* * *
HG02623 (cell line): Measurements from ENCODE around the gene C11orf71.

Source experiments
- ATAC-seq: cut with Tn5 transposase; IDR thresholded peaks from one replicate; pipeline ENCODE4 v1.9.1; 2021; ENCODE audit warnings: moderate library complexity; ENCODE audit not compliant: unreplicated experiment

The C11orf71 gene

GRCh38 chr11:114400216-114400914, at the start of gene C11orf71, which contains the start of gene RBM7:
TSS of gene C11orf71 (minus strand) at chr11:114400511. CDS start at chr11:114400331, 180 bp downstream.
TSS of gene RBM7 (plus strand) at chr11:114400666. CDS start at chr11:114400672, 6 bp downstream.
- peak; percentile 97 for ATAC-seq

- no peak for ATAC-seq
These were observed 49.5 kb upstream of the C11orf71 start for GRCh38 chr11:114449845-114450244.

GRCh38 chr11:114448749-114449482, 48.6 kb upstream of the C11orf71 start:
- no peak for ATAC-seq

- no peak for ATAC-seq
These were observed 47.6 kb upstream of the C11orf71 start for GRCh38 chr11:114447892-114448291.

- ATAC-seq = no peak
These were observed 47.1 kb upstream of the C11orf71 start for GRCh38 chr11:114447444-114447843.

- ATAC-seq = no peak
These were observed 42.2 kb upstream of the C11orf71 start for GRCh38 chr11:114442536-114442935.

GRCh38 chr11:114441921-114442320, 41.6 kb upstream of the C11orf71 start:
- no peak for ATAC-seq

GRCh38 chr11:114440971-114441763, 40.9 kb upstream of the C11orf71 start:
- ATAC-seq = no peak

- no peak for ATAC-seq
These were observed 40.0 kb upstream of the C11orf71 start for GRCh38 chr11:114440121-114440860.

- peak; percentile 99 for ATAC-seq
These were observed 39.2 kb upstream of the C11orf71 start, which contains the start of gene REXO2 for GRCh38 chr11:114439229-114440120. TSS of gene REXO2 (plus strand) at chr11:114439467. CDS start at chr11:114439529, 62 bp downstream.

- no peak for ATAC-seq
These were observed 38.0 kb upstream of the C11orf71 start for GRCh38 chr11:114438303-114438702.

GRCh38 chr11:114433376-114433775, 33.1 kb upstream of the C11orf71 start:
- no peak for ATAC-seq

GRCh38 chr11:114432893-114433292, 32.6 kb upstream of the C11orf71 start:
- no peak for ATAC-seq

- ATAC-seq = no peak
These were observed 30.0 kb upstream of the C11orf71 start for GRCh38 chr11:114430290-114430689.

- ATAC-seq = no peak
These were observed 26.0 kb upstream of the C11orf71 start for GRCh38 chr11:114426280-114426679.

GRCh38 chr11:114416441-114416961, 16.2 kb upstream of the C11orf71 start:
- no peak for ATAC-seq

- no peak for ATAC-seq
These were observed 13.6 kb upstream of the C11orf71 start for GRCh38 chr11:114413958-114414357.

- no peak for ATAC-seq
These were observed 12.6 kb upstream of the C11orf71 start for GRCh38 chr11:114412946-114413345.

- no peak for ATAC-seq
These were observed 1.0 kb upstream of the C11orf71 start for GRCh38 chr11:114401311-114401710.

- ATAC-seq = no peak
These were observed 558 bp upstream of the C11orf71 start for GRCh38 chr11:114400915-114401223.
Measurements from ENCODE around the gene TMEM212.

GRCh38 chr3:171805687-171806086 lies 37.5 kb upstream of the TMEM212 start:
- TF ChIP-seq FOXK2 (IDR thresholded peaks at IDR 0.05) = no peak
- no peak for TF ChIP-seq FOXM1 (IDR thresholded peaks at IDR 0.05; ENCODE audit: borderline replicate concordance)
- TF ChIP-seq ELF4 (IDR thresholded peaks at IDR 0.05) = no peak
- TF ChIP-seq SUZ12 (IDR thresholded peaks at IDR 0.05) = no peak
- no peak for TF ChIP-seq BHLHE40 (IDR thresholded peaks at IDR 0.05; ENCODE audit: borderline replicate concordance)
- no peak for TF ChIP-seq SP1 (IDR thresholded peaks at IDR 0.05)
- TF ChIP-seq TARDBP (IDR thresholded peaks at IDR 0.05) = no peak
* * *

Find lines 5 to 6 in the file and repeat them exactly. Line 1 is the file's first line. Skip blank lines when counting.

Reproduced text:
GRCh38 chr11:114400216-114400914, at the start of gene C11orf71, which contains the start of gene RBM7:
TSS of gene C11orf71 (minus strand) at chr11:114400511. CDS start at chr11:114400331, 180 bp downstream.